Melissa and Flint headed back home last night because she’s still working, but she’ll be back for a long weekend next week. This morning Jed and I went to Hunting Creek Lake and he fished for a little (but came up empty). Then we explored a little of the William Houck Campground and the surrounding area before heading home. In the afternoon we hiked the Blue Blazes Whiskey Still trail, which is where I’ll be leading my photography walk later next week. It’s just an easy trail meandering along a gentle stream, but I’m looking forward to the walking tour I’ll be delivering to hopefully inspire some budding photographers.
Last, I thought I should mention all the wildlife we’ve seen so far. Nothing huge, but lots of variety for only a couple days. In no particular order: Pileated Woodpecker, Baltimore Oriel, Eastern Milksnake, a giant millipede, and then of course frogs, trout and a salamander. Hopefully there is more yet to come!
We arrived in Thurmont MD at Catoctin Mountain Park yesterday evening. It was pouring raining the whole drive, but when we got here the rain let up enough for us to go on our first exploration hike on Thurmont Vista trail. It’s a quick half mile up to the top of a ridge that overlooks the town of Thurmont far below.
Our first impression was that the forest is an incredible shade of yellow green. I think since the tree trunks were still all dark from the rain, the leaves really jumped out at us as being astoundingly vivid.
We’re excited today to meet with the park rangers and get the lay of the land a little better. I’m looking forward to all the sights and adventures we’ll find in the coming weeks and I’m happy to be sharing them with you. I won’t have regular access to internet, so I can’t promise every day updates, but I will be posting as often as possible, especially to Instagram. So be sure you’re following along @bpanter.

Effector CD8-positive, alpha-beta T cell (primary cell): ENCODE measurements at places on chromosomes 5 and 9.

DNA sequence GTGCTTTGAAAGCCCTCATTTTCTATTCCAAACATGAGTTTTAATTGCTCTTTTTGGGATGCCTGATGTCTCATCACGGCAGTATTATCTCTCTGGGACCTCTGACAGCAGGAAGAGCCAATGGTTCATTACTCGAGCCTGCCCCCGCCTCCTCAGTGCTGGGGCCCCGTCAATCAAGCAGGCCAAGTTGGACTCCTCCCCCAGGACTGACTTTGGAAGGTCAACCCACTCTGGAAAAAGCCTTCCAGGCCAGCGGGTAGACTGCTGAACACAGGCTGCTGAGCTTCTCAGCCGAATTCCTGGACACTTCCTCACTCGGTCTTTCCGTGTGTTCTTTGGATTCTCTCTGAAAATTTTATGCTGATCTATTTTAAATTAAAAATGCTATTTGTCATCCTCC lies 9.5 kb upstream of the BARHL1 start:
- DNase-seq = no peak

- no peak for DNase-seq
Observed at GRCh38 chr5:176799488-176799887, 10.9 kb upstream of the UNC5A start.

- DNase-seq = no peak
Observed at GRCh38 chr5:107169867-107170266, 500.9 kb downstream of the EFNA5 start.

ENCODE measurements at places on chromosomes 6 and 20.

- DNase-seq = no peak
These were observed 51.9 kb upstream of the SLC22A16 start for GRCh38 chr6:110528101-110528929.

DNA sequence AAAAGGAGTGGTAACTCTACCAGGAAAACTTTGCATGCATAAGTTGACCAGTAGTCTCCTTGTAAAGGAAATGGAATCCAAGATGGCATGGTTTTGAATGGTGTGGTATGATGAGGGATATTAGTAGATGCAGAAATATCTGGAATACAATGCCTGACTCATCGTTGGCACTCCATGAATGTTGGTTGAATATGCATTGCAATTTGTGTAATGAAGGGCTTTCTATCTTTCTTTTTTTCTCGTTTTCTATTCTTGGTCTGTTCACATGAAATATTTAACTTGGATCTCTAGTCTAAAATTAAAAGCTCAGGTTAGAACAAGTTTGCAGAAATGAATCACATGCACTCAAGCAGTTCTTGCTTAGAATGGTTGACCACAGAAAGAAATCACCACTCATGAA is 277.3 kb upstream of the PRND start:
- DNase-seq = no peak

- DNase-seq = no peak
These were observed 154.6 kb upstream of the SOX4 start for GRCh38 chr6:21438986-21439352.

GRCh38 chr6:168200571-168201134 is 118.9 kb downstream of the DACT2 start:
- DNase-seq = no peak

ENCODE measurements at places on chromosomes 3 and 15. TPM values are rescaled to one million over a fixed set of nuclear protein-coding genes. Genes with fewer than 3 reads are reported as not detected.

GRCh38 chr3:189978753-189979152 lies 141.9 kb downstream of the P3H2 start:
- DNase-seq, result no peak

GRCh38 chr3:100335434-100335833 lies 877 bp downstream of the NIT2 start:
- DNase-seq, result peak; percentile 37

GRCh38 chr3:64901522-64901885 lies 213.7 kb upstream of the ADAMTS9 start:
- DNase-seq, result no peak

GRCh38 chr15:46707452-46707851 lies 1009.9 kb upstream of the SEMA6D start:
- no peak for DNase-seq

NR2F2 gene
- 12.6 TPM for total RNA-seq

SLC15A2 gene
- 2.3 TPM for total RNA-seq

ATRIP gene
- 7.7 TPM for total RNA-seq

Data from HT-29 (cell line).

The countdown is now officially less than 1 week and our excitement is about to pop. My 5 year old is most excited, just barely edging me out due to the fact that he does not still have to administer and grade final exams. Still, while these next few days will be especially hectic for me as I close out a semester and prepare for this residency, I feel as though I am preparing for 2 weeks of peace in the woods.
Most of my residencies thus far have felt very busy leading up to them, and even to a degree during them. I think it is such an honor to be selected for these opportunities that I feel a lot of responsibility to pack every moment full. Now, I’m not saying I don’t feel that responsibility now, but I think the smaller scale of Catoctin Mountain Park is going to allow for an easier pace. It is only about 8 square miles of land total, criss crossed with lots of short hiking trails. I think I’m also getting better at pacing myself during these residencies, realizing that it is not a race to see it all, but rather an opportunity for thoughtful work to be made through careful observation. And that is the situation that I make my best art in anyway.
In some other exciting news, I’ve recently published all my residency ebooks to the Amazon Kindle store. So if you’ve got a Fire tablet or the Kindle app on any of your devices, you can purchase a copy. And if you are a part of the Kindle unlimited plan, you can download these for FREE! And of course I plan to create a new book to coincide with this Catoctin residency, so I’m sure that will be added to this list sometime this summer.
Finally, I’ve also been making progress on my prints store through Crated.com. I’ve got about 3/4 of my Acadia images available for purchase and I’m hopeful that I can finish those images up before I leave for Catoctin. And my plan is to go back through all my old residency images and slowly begin making them available for sale as well. So, if you’re interested, check out my crated page and see what work I have available.
I’m not sure how often I will be posting during the residency, but I promise to do as much as possible (no wifi in the cabin). I also plan to be posting to Instagram regularly, so if you don’t already follow me @bpanter, there’s no time like the present.